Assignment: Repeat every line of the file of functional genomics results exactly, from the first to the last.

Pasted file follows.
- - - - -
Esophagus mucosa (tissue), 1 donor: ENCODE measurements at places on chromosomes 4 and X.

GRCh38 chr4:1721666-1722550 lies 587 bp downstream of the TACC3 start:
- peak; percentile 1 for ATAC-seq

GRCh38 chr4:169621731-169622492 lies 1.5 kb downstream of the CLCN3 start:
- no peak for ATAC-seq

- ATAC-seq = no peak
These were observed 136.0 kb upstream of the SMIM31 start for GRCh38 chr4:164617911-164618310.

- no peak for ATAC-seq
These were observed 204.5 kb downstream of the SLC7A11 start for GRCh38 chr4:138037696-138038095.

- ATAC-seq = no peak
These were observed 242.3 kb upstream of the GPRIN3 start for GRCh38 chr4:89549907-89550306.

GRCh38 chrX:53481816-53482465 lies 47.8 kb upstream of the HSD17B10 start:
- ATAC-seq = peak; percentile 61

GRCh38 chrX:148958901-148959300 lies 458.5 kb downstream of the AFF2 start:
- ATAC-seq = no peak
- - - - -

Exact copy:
Esophagus mucosa (tissue), 1 donor: ENCODE measurements at places on chromosomes 4 and X.

GRCh38 chr4:1721666-1722550 lies 587 bp downstream of the TACC3 start:
- peak; percentile 1 for ATAC-seq

GRCh38 chr4:169621731-169622492 lies 1.5 kb downstream of the CLCN3 start:
- no peak for ATAC-seq

- ATAC-seq = no peak
These were observed 136.0 kb upstream of the SMIM31 start for GRCh38 chr4:164617911-164618310.

- no peak for ATAC-seq
These were observed 204.5 kb downstream of the SLC7A11 start for GRCh38 chr4:138037696-138038095.

- ATAC-seq = no peak
These were observed 242.3 kb upstream of the GPRIN3 start for GRCh38 chr4:89549907-89550306.

GRCh38 chrX:53481816-53482465 lies 47.8 kb upstream of the HSD17B10 start:
- ATAC-seq = peak; percentile 61

GRCh38 chrX:148958901-148959300 lies 458.5 kb downstream of the AFF2 start:
- ATAC-seq = no peak